In Ruth Asawa, an immersive new monograph on the artist’s life and work, published by David Zwirner Books, Tiffany Bell begins her essay with an insightful anecdote:

In 1971, the renowned twentieth-century inventor and visionary Buckminster Fuller wrote a letter of recommendation in support of Asawa’s application to the Guggenheim Foundation’s annual fellowship program. After noting that he had been writing these recommendations for various candidates for forty-three years, Fuller said: "I state, without hesitation or reserve, that I consider Ruth Asawa to be the most gifted, productive, and originally inspired artist that I have ever known personally." . . . He cited her wire mesh sculptures, with which he had been familiar since the late 1940s when he and Asawa were both at Black Mountain College in North Carolina.

Also featuring a text by Robert Storr, who discusses Asawa’s work in relation to mid-twentieth-century art, culture, and scientific theory, this publication illuminates the depth and importance of the artist’s practice in the context of modernism. The book’s extensive imagery includes installation views, works on paper, and detailed photographs revealing the intricacy of Asawa’s sculptures, as well as intimate archival portraits of the artist by her friend Imogen Cunningham. Its design is also directly inspired by its subject. Taking the elongated form of the hanging wire works as a starting point, the book’s designer, Michelle Nix of McCall Associates, has addressed the challenge of conveying sculpture on the flat surface of the page through a vibrant combination of inset images and full bleeds, varying indents, and a playful approach to scale. As Nix noted, "One of the advantages for the Ruth Asawa project was being able to view the work at [David Zwirner] before even thinking about the book. . . . Seeing the works in person helped me form a better understanding of the artist, learn the details of her process, and see how the works interacted with each other, the viewer, and the space." Unrestrained by linear narrative, the plates mimic the varied approach one takes when viewing the works in situ, while the lightness of the layout for the essays and illustrated chronology—the freedom to "roam," as Nix puts it—was inspired by an installation view of Asawa’s smaller hanging works that appears on pages 74–75.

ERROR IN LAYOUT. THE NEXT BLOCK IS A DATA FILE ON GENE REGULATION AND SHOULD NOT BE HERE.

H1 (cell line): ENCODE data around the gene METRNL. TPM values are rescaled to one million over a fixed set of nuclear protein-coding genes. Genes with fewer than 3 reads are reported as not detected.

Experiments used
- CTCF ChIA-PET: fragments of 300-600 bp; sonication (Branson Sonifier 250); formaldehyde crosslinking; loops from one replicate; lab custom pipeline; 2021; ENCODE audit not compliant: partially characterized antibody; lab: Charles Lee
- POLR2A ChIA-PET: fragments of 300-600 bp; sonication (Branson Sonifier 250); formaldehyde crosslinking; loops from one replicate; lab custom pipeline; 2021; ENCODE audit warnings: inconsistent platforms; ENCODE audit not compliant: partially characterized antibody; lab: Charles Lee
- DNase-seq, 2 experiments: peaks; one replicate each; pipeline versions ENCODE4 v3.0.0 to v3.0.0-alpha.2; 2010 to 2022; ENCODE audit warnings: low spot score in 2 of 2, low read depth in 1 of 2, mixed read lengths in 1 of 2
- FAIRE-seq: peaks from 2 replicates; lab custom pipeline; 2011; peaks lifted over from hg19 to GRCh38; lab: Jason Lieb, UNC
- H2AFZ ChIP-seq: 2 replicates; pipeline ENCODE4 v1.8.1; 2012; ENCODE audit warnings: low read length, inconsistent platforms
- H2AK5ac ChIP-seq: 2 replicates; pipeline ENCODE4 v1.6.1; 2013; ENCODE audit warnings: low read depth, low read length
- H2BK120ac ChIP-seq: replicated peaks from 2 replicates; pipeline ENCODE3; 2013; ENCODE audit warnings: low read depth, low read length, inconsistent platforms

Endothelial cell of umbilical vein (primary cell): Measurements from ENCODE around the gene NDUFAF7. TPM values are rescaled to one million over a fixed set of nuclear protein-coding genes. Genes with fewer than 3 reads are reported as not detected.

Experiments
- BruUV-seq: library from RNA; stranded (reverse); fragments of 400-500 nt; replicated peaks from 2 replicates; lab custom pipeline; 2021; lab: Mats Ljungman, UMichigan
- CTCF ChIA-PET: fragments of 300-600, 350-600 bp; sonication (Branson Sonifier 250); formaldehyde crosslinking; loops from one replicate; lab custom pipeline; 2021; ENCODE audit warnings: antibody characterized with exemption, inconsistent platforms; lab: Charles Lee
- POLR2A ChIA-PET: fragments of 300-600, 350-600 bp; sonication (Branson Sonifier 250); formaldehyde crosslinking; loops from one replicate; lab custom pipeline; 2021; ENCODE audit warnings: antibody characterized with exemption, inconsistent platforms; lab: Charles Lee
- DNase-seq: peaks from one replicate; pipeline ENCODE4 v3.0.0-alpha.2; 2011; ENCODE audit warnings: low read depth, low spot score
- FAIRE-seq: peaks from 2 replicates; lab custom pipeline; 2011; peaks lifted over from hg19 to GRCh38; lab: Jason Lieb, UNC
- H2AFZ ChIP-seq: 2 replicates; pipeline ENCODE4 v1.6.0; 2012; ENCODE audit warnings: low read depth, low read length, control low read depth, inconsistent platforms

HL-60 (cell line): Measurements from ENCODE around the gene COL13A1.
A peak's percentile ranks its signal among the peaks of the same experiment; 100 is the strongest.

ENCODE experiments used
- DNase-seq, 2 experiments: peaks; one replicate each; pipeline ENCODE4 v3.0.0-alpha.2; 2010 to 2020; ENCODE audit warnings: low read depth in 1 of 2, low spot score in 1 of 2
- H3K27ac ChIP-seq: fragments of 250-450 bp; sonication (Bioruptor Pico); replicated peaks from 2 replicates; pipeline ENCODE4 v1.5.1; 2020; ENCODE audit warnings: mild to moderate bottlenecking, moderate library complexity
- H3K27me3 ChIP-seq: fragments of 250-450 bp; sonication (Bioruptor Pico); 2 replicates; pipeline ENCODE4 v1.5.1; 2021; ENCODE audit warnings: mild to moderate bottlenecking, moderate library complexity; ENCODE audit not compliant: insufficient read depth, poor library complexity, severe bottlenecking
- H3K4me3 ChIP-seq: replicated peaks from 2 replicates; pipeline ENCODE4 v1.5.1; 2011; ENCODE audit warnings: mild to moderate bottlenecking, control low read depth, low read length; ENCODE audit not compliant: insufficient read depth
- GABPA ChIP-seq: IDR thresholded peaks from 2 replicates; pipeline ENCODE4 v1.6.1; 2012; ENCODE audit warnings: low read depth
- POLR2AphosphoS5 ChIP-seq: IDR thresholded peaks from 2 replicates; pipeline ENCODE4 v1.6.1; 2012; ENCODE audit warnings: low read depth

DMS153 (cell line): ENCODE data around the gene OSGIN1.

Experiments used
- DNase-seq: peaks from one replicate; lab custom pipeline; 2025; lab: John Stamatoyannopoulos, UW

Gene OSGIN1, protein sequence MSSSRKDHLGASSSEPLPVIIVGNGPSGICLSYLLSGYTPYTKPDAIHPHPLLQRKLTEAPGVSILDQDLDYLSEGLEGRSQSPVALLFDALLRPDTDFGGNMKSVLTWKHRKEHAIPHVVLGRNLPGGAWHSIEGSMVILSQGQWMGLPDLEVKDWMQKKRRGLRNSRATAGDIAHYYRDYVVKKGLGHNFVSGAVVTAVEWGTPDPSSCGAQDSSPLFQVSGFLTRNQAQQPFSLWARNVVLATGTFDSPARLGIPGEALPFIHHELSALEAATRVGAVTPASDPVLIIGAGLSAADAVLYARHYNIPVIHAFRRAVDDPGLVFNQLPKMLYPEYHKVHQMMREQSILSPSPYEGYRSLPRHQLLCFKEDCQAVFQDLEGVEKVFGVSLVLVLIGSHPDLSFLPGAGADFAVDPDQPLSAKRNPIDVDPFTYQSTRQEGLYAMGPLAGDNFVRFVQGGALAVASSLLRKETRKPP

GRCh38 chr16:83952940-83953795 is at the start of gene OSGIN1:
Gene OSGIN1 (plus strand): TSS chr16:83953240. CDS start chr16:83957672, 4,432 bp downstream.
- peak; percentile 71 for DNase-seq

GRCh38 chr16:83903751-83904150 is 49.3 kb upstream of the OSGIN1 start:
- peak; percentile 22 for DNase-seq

As the first major monograph about Asawa’s work published since the catalogue accompanying a retrospective of her career at the de Young Museum in San Francisco in 2006 (where some of the artist’s works are permanently installed), this book provides a timely overview that many argue is overdue. "In her lifetime," Kaelen Wilson-Goldie wrote in an Artforum review of the gallery’s inaugural solo exhibition of Asawa’s work in the fall of 2017, "Asawa weathered storms of weak interpretation . . . that made too much of her positions as a wife and mother and not nearly enough of her contributions to modernism and abstraction."

Cover image: Ruth Asawa, 1950s (detail). Photo by Imogen Cunningham. © 2018 Imogen Cunningham Trust

April 15–August 13, 2017

A hanging looped wire sculpture by Ruth Asawa was included in the critically acclaimed group exhibition Making Space: Women Artists and Postwar Abstraction at The Museum of Modern Art (MoMA) in New York.

Presented at MoMA for the first time, Untitled (c.1955) is part of the extensive body of wire sculptures for which Asawa is best known. The sculpture is a promised gift to the MoMA collection.

Explaining her fascination with wire as a material, Asawa said, "I was interested in it because of the economy of a line, making something in space, enclosing it without blocking it out. It's still transparent. I realized that if I was going to make these forms, which interlock and interweave, it can only be done with a line because a line can go anywhere." The artist began making wire sculptures in the late 1940s following her enrollment at Black Mountain College in North Carolina, where she absorbed the teachings and influences of Anni Albers (whose work is also included in Making Space), Josef Albers, Buckminster Fuller, and Merce Cunningham, among others, and embraced her own vocation as an artist.

Read more: Holland Cotter's review of the exhibition in The New York Times

(New York & London) David Zwirner is pleased to announce that the gallery will exclusively represent the Estate of Ruth Asawa.

An influential sculptor, devoted activist, and tireless advocate for arts education, Ruth Asawa is best known for her extensive body of hanging wire sculptures. Intricate, dynamic, and sinuous, these remarkable works, begun in the late 1940s, continue to challenge conventional notions of sculpture through their emphasis on lightness and transparency. Explaining her fascination with wire as a material, Asawa said, "I was interested in it because of the economy of a line, making something in space, enclosing it without blocking it out. It's still transparent. I realized that if I was going to make these forms, which interlock and interweave, it can only be done with a line because a line can go anywhere."¹